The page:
Writings about Music

Painting Raga Composition Junction

In ancient India, paintings of ragas, known as ragamalas, were passed from person to person around a table for the purpose of aesthetic enjoyment through the eyes, similar to how performances of ragas enthralled listeners through the ears. What connects the two disciplines is the heart soul of rasa, representing the divine essence, or poetic individuality, of each raga, which then splinters into infinite possible interpretations by both musicians and painters.

Shortly after moving into Manhattan in 1985, a friend introduced me to the excitements of visiting museums. One night at MOMA, I came upon a painting by Ad Reinhardt, Abstract Painting (Blue), which induced technical and expressive concepts that transformed my music, including compositions such as Thursday Evening and Trembling Flowers. Another composition inspired by a Reinhardt canvas, titled Red Painting, was completed in 1995.




In the autumn of 1991, I was visiting Manhattan from my home in Los Angeles. One morning, I woke up coughing blood. Quite alarmed, I went to see my former internist. It turned out to be only a cold, and the blood had simply come from my nose!

Riding waves of relief, I walked to the Metropolitan Museum of Art, which was only a few blocks away, and found myself sitting down in front of Pierre-August Renoir’s Figures by the Sea in the Robert Lehman Wing.

The painting shows a young boy and a small white dog playing on the shore, accompanied by his mother and another women, and it brought back memories of my childhood. Those recollections, together with the sensation of relief upon learning I wasn’t very ill, brought about a serene mood, and the ostinato figure played by the strings came to me.

Borrowing some paper and pencil, I wrote down the musical idea, and when I got back to my apartment, began composing the through-composed music sounded by the piano timbre. Later on, in the realization phase, I added the playful sounding water bells, and the soothing ocean waves for a richer texture, while naming the new composition, Sea of France.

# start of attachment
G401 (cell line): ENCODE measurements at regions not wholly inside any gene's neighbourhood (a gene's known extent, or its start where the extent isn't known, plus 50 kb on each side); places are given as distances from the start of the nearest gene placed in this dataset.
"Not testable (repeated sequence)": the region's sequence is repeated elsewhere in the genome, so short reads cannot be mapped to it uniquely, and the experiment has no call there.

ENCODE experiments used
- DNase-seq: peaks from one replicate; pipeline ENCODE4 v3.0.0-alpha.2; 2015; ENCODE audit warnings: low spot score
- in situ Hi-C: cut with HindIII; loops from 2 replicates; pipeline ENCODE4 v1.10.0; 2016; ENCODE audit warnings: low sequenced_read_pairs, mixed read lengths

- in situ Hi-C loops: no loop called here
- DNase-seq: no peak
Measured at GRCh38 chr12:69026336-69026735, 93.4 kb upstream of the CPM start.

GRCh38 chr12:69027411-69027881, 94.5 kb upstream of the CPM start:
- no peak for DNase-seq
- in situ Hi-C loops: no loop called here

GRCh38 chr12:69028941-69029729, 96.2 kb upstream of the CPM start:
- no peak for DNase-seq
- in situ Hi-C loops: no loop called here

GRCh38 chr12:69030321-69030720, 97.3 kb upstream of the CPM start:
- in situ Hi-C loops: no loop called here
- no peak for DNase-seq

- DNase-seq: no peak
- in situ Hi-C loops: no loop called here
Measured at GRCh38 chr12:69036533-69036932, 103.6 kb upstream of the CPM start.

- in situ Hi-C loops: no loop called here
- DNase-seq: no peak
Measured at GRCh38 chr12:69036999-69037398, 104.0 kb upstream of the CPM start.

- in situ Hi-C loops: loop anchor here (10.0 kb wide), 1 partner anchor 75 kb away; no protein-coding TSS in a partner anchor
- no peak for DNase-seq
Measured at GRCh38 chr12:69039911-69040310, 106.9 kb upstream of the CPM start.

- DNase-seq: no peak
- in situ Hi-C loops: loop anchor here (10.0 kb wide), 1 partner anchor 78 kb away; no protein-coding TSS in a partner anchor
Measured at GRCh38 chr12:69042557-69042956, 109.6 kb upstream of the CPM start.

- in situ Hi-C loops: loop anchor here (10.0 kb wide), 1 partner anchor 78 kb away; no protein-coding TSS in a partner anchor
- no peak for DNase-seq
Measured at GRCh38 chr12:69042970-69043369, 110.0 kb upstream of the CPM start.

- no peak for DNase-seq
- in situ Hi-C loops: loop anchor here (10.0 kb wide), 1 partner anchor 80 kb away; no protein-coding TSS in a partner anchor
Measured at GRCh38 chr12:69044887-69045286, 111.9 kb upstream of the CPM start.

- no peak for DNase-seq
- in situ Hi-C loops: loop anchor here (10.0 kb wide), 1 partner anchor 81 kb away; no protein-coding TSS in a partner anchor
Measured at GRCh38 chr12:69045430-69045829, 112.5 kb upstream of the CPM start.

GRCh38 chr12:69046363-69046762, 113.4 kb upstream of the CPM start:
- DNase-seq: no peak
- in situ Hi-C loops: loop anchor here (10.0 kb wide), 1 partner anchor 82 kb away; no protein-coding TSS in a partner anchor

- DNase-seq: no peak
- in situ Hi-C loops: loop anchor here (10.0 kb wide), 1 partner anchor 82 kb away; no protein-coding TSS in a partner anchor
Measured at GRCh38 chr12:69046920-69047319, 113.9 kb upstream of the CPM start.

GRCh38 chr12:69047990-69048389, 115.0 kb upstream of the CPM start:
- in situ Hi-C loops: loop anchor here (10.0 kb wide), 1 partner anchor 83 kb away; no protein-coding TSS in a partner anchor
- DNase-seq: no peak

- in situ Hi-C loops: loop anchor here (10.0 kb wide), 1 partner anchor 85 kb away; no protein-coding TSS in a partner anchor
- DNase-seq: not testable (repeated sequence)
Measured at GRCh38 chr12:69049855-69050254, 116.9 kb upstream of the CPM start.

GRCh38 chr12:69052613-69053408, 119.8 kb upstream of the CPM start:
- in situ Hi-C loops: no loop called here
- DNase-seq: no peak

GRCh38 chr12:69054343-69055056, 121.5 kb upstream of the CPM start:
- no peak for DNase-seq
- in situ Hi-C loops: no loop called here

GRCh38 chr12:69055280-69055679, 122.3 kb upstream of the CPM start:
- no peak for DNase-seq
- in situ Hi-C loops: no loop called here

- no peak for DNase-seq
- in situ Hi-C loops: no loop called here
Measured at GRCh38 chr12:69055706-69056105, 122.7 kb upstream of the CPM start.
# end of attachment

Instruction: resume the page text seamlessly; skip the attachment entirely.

Renoir is more commonly known for his sensuality, yet I am also dazzled by his perfect technique and sense of form.



Some other painters who have inspired compositions are Giorgio de Chirico and Paul Gauguin. Dark Yellow came from de Chirico's Ariadne, and Polynesian Woman was engendered by Gauguin's Two Tahitian Women. African sculptures made of wood inspired Night of Fire and Cameroon. All of this art was viewed at the Metropolitan Museum of Art on separate occasions.







Getting back to ragamalas, in 2001, I was invited for breakfast at the Newsroom, across the street from The Ivy, by a professor of Indian art who is also a major collector, Catherine Glynn Benkaim. We had originally met in 1999 while attending a lecture about ragamalas at UCLA. She shared with me how when her husband passed away the only thing giving comfort was listening to one of my compositions over and over for several weeks. Originally inspired by bansuri artist, Hariprasad Chaurasia, I subsequently learned that the swaras I used for this composition were similar to an obscure South Indian raga, Nagamani, which translates to mean jeweled snake or cobra.



- Michael Robinson, November 2015, Los Angeles


© 2015 Michael Robinson All rights reserved


Michael Robinson is a Los Angeles-based composer, programmer, jazz pianist and musicologist. His 190 albums include 151 albums for meruvina and 39 albums of piano improvisations. Robinson has been a lecturer at UCLA, Bard College and California State University Long Beach and Dominguez Hills.